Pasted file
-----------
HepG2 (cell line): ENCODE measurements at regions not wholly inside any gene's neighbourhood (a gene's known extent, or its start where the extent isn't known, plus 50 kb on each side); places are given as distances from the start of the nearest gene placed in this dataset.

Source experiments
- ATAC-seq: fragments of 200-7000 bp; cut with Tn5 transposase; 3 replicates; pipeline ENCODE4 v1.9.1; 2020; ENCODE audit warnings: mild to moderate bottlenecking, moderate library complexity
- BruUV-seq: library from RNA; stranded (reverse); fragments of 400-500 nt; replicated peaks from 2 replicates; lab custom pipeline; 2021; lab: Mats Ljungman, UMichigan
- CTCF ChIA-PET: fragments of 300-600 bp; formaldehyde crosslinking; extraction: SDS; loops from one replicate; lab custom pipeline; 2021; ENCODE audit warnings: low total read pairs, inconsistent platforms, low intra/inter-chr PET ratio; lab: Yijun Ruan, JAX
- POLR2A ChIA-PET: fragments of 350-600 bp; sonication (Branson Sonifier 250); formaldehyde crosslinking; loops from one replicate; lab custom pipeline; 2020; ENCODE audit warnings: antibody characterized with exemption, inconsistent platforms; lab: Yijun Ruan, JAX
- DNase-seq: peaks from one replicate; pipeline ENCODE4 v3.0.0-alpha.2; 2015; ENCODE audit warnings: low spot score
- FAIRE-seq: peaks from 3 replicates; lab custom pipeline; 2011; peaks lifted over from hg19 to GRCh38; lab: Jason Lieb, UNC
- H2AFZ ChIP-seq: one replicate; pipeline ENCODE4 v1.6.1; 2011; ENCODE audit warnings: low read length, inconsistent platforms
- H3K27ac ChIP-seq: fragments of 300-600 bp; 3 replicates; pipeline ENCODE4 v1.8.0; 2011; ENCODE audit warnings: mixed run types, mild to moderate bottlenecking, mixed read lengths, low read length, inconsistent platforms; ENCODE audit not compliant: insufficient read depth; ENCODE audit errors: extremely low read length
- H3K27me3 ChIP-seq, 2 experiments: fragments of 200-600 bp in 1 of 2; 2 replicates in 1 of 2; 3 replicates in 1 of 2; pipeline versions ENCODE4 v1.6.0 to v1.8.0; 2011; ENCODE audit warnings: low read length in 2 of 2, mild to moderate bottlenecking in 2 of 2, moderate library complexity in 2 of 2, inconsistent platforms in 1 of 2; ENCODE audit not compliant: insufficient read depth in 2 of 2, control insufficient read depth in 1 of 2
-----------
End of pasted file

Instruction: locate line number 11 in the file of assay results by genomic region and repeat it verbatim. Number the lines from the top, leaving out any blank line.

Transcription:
- H3K27me3 ChIP-seq, 2 experiments: fragments of 200-600 bp in 1 of 2; 2 replicates in 1 of 2; 3 replicates in 1 of 2; pipeline versions ENCODE4 v1.6.0 to v1.8.0; 2011; ENCODE audit warnings: low read length in 2 of 2, mild to moderate bottlenecking in 2 of 2, moderate library complexity in 2 of 2, inconsistent platforms in 1 of 2; ENCODE audit not compliant: insufficient read depth in 2 of 2, control insufficient read depth in 1 of 2